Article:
Veil Nebula Wide Field

Veil NebulaClick image for full size version

July 25, 2017; Cover, October 2017 Journal of the Royal Astronomical Society of Canada; Astronomy Now! August 2023

Journal of the Royal Astronomical Society of Canada, October 2017This image shows the entire Veil Nebula, a supernova remnant in Cygnus the Swan. The Veil Nebula complex is huge, covering about 7 moon widths on the sky.  It is so large that it is difficult to capture the whole thing at once, so all my previous images of this region have focused on individual portions (also see annotated image):

– The Eastern Veil Nebula, NGC 6992 is to the left of the image.
– The Western Veil Nebula,  NGC 6960 (“The Witch’s Broom”) is at right.
Pickering’s Triangle is to the left of the Witch’s Broom.
NGC 6979 lies above and to the right of the Eastern Veil Nebula.

The supernova that created the Veil Nebula happened between 5000-8000 years ago and the nebula has been expanding ever since.  The glowing gas is mostly hydrogen and sulphur (red) and oxygen (teal) whose atoms are being excited by the pressure waves created by the massive explosion of the progenitor star, which was about 1,470 light years from Earth. 

The brightest parts of the Veil are visible in modest amateur equipment in a dark sky, especially with an Oxygen-3 (O3) filter, which dramatically enhances contrast. It’s well placed high in the sky in late summer and autumn in the northern hemisphere. The bright star at right in the image, 52-Cygni, is visible with the naked eye and is helpful for finding the nebula. The field is crowded with stars because the nebula lies at the edge of the summer Milky Way.


Moravian G3-16200 EC camera (on loan from O’Telescope), Optolong Ha, O3, R, G and B filters, Takahashi FSQ-106 ED IV at f/3.6, Paramount MX, unguided. Acquisition with the SkyX, focused with FocusMax. All pre-processing and processing in PixInsight. Acquired from my SkyShed in Guelph. Gibbous to full moon for Ha and O3, new to crescent moon for RGB. Average or better transparency and poor to average seeing. Acquired June 8-July 19, 2017.

33x5m R, 30x5m G, 32x5m B, 13×20 Ha and 30x10m O3 unbinned frames (total=17hr15m). 

NB-RGB Creation
Creation and cleanup:  The BatchPreProcessing script was used to perform calibration, cosmetic correction and registration of all frames. DrizzleIntegration was used to make the channel masters. The R, G, B, Ha and O3 masters were cropped to remove edge artifacts and DynamicBackgroundExtraction was applied to each. R, G and B were combined to make an RGB image which was processed with BackgroundNeutralization and ColorCalibration.

O3 halo removal:  The O3 channel was processed using my method to reduce halos around bright stars.  A noise-weighted blend of the Green and Blue channels was used in this process.

Combining Ha, O3 and RGB data: The NBRGBCombination script was run with default settings using Ha for red narrowband and O3 for green and blue.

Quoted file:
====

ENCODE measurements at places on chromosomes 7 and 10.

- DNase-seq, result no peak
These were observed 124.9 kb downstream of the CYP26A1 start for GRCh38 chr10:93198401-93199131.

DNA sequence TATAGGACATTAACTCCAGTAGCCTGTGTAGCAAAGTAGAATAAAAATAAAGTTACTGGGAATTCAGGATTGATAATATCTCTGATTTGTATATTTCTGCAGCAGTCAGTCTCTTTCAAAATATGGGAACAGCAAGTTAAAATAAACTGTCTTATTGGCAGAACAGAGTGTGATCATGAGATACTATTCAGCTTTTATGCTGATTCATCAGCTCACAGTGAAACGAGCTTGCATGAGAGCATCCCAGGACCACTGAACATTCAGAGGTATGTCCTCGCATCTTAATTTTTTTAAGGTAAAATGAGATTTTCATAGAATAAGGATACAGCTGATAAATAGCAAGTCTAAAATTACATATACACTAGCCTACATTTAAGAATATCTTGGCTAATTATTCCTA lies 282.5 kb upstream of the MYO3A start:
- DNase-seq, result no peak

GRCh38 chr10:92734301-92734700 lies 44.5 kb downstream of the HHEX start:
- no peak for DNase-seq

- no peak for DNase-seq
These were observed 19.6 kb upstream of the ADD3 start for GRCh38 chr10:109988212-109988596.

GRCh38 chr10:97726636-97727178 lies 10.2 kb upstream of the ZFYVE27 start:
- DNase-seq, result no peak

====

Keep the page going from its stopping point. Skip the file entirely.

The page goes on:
Linear Noise Reduction:  MultiscaleLinearTransform was used to reduce noise in the NB-RGB image. Layer settings for threshold and strength: Layer 1: 4.0, 0.92   Layer 2: 3, 0.65  Layer 3: 2, 0.43  Layer 4: 1.0, 0.25  Layer 5: 0.5, 0.14. A linear mask was used (amplification 80; smoothness 0.6).

Stretching:  HistogramTransformation was applied to the NB-RGB image to make a pleasing, bright image.

Luminance Processing
Immediately prior to stretching, RGBWorkingSpace was applied to the NB-RGB image with all channel weights set to 1. The Luminance was extracted and processed separately as follows:

Deconvolution:  A star mask was made to use as a local deringing support image. A copy of the image was stretched to use as a range mask. Deconvolution was applied (50 iterations, regularized Richardson-Lucy, external PSF made using DynamicPSF tool with about 20 stars).

Linear Noise Reduction:  MultiscaleLinearTransform was used to reduce noise in the background areas of the NB-RGB file. Layer settings for threshold and strength: Layer 1: 3, 0.74   Layer 2: 2, 0.52  Layer 3: 1.5, 0.25  Layer 4: 1.0, 0.11. A linear mask was used (amplification 130; smoothness 0.5).

Stretching:  HistogramTransformation was applied to the Luminance to make a pleasing, bright image. 

Noise Reduction and Re-Stretch: TGVDenoise was applied in Lab mode with 300 iterations with a range mask used to protect high signal areas.  This was followed by a HistogramTransformation to raise the black point (but with no clipping). 

Combining Luminance with NB-RGB:
The Luminance was applied to the NB-RGB image using LRGBCombine.

Additional Processing
Contrast Enhancement: HDRMultiscaleTransform was applied to a copy of the image in Median mode (6 iterations) using a mask to protect stars and background. The resulting image was blended with the original 1:1 using PixelMath.

Final Steps: MultiscaleLinearTransform was used to sharpen the structures in the bright parts of the nebulae (layers 2-3 at 0.05). Background, nebula and star brightness, contrast and saturation were adjusted in several iterations using Curves with masks as required. SCNR was applied to background areas to reduce a slight green cast. The StarReduction script was applied to the image and the resulting image was blended with the original 1:1. The image was downsampled by a factor of 2 to the original camera resolution to keep file size manageable for web display.

Image scale is about 3.2 arcsec per pixel for this camera / telescope combination.